Over the course of your work history, challenging situations will arise. As we previously mentioned, when people are uneducated about disabilities, they may not know how to ask questions or respond appropriately to matters concerning your disability. To navigate these situations effectively, you need to be able to communicate well. You should:

    • Avoid reacting negatively to other people’s behaviours, or assuming that someone is judging you, as your assumption might not be true.
    • Promote disability awareness by taking opportunities to discuss your disability as a chance to teach others.
    • Don’t be afraid to articulate what your preferences are with regards to how you would like to be treated and what assistance you might need.
    • Be open to discussing with your employer and colleagues how their comments affect you and suggest language you prefer to use when referring to your disability.
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Check out the Job Seekers Guide for Students and Graduates with Disabilities for further support with your job search.


Spend time reflecting on the job search methods from Unit 3, and then consider some of these additional strategies:

  • Maintain a positive attitude.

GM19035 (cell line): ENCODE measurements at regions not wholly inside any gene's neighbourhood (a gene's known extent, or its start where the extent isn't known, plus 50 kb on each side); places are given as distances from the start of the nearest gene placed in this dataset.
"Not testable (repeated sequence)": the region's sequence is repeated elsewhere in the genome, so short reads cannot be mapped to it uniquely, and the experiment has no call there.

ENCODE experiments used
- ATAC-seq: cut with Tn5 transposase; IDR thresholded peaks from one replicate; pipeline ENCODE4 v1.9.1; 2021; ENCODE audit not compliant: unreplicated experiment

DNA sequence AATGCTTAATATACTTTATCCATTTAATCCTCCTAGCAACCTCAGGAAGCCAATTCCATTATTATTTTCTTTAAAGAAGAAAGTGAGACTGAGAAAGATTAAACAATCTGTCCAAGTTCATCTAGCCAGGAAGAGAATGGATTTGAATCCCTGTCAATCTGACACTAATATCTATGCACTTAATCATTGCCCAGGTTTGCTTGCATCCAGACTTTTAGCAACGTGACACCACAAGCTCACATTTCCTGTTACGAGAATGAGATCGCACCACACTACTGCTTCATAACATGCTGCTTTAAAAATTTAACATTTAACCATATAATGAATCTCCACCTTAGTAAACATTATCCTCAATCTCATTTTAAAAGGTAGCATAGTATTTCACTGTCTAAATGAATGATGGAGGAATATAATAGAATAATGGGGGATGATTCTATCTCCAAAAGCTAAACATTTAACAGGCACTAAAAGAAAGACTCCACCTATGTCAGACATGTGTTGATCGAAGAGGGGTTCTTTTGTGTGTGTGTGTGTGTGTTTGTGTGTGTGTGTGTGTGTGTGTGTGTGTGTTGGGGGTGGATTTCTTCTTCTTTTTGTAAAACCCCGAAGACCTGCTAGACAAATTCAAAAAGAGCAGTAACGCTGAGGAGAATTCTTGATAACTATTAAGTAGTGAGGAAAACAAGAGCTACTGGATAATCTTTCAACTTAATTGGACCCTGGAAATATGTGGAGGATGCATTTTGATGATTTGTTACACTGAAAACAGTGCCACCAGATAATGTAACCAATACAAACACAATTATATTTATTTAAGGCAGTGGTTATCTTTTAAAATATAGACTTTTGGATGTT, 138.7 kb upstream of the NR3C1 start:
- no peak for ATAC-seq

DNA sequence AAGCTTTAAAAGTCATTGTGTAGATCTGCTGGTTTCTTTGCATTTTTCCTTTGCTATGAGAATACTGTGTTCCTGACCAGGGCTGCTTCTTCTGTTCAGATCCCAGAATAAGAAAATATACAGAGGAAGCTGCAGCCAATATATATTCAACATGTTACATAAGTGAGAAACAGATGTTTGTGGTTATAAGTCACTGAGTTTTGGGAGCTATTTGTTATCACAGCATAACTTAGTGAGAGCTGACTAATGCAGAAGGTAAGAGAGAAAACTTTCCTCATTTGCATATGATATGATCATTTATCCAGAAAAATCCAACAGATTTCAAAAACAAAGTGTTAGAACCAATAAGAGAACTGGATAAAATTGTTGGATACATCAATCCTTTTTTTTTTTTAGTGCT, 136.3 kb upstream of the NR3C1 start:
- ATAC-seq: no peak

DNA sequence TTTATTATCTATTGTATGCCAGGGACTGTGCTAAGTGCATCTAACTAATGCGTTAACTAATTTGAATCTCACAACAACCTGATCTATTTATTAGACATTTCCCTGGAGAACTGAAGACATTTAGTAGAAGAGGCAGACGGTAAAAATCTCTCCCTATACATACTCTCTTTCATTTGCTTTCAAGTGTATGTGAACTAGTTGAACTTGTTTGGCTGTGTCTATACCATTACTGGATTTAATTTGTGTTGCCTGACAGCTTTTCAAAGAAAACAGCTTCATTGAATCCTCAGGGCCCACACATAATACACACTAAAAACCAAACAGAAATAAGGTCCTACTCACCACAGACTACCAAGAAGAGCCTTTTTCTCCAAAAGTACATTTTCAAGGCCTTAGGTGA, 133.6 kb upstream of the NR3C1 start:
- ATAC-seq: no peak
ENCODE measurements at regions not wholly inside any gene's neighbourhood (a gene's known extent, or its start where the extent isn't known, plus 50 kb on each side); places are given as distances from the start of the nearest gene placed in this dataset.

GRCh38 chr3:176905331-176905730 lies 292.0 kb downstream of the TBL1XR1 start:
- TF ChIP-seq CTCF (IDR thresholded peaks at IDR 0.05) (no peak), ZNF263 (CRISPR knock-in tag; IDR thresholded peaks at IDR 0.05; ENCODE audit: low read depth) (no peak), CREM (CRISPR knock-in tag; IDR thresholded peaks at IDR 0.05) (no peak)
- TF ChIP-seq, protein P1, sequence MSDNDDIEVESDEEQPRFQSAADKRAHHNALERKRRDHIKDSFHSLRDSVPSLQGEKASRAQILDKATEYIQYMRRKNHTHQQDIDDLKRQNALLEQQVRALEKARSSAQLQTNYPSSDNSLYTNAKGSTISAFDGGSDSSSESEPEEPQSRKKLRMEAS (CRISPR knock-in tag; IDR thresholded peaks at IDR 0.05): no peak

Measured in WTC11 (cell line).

There are many fears associated with entering and re-entering the workforce with a disability, especially if you’re newly disabled or you’ve had previous negative experiences associated with your disability. If you are feeling negative about your disability or situation, this can come across in your behaviours and attitude. In the face of your challenges, do your best to maintain a positive outlook – this will be a strong indicator of your future career success. Staying focused on the skills you can offer and your past successes will help you look at your situation in a new and more productive way.
  • Seek out companies that support diverse hiring practices.
    Through networking, conducting informational interviews, working with disability employment support agencies, and researching companies directly, you can find out information about different organizations and their practices around the support of persons with disabilities. By targeting companies committed to building a diverse workforce and adhering to employment equity practices, you will be more likely to receive the support and understanding you need to be successful in the workplace.

  • Be open-minded and create opportunities.
    There are many companies out there that haven’t hired a person with a disability before. If this applies to a company that you really want to work for, don’t be afraid to reach out. Suggest to an employer the possibility of a job trial so that you can showcase your skills and abilities on the job and they can evaluate your work performance before deciding to hire you. This also gives you the opportunity to decide if this opportunity will be the best fit for you.
  • Connect with employment-based disability service providers.
    Two heads are better than one! If you don’t want to go through this process alone, enlist the help of a community service provider. Some service providers are disability-specific and can offer programs on job search support and can connect you with disability-friendly employers.

    Research the following service providers to learn more about your eligibility and available support: